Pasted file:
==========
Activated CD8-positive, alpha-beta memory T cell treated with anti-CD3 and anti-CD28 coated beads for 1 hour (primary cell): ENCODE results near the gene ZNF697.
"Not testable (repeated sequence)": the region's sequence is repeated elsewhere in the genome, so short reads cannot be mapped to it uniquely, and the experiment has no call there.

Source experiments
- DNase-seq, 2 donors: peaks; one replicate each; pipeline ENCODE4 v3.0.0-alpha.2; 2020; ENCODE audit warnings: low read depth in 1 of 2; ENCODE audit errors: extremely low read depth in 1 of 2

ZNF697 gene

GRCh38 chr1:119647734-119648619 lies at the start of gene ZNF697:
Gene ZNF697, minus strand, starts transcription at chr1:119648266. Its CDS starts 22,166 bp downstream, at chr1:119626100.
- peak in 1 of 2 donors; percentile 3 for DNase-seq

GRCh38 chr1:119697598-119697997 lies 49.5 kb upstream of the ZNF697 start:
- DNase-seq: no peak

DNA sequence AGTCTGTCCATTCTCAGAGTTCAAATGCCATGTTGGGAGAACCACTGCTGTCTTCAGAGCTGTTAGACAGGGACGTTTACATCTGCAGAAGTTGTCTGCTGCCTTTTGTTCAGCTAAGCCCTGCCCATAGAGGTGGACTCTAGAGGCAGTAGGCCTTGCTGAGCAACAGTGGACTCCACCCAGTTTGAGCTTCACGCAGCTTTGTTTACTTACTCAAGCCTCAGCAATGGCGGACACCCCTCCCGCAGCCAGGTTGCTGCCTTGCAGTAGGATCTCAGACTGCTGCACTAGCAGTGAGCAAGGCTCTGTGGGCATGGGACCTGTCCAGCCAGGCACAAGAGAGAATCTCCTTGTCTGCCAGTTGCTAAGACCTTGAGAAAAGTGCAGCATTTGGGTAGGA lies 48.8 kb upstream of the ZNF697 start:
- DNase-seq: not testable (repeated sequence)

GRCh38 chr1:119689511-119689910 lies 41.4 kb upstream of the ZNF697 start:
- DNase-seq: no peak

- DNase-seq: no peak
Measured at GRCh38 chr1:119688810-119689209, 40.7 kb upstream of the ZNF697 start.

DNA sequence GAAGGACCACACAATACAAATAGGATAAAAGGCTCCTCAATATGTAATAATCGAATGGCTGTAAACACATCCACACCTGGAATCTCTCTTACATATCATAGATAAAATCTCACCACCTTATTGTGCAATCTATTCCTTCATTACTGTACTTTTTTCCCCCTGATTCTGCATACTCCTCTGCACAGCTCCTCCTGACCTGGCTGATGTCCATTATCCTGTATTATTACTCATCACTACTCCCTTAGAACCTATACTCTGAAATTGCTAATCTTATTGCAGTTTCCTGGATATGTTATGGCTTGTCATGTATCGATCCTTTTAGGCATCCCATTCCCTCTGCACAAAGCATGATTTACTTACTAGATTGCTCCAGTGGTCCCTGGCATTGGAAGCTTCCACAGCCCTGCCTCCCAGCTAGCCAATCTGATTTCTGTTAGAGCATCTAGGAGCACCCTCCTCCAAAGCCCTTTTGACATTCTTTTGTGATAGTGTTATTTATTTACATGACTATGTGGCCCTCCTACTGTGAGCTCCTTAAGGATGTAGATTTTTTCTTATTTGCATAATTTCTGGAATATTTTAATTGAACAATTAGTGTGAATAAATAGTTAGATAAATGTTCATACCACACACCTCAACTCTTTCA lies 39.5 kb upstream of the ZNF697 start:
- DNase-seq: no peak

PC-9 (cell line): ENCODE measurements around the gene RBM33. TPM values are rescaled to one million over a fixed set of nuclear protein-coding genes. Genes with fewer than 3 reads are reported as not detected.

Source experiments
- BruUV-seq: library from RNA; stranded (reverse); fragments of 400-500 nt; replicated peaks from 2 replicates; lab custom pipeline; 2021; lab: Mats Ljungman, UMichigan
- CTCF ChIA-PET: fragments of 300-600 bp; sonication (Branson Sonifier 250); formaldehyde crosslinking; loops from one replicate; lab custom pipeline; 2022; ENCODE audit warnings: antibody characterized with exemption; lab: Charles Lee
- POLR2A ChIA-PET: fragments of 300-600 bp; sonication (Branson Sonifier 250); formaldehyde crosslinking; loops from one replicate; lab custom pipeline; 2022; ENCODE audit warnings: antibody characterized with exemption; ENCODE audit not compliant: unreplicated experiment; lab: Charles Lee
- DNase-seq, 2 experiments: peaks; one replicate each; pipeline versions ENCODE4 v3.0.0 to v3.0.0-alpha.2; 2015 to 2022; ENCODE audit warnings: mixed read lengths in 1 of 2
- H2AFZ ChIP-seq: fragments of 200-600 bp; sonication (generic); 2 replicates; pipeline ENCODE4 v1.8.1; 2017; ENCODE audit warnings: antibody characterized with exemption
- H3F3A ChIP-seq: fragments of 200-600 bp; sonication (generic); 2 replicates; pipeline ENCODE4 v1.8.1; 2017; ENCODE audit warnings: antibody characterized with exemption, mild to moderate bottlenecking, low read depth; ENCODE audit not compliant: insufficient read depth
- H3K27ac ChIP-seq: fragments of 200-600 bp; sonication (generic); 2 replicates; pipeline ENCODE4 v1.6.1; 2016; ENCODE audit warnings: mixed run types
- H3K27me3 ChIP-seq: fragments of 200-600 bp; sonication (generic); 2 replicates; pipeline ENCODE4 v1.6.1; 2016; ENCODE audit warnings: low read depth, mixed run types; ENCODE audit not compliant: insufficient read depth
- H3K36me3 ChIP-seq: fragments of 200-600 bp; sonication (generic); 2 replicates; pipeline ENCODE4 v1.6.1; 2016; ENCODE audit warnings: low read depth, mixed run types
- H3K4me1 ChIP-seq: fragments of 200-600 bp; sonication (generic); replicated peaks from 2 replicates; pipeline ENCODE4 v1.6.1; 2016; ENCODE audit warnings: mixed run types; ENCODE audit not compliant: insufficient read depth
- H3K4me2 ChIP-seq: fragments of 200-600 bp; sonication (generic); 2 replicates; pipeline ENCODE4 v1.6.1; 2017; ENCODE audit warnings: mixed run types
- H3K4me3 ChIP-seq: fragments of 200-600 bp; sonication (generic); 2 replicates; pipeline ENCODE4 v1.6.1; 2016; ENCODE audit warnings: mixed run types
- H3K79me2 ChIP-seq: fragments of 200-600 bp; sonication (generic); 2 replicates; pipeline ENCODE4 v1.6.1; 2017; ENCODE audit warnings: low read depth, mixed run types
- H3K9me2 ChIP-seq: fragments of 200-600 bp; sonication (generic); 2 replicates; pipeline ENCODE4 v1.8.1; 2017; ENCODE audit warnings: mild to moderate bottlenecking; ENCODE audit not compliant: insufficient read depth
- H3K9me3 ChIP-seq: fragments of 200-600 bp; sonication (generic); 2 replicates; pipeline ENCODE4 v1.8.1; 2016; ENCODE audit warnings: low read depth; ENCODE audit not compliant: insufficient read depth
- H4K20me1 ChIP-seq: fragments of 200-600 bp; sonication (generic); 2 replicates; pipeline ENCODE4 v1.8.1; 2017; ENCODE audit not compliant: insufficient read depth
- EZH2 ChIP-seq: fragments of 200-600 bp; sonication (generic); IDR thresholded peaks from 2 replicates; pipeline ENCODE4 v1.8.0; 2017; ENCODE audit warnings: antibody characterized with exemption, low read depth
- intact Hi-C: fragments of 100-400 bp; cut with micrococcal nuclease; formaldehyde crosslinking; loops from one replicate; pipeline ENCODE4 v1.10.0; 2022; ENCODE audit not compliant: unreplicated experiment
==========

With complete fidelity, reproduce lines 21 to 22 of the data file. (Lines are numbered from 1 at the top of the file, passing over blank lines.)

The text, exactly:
- BruUV-seq: library from RNA; stranded (reverse); fragments of 400-500 nt; replicated peaks from 2 replicates; lab custom pipeline; 2021; lab: Mats Ljungman, UMichigan
- CTCF ChIA-PET: fragments of 300-600 bp; sonication (Branson Sonifier 250); formaldehyde crosslinking; loops from one replicate; lab custom pipeline; 2022; ENCODE audit warnings: antibody characterized with exemption; lab: Charles Lee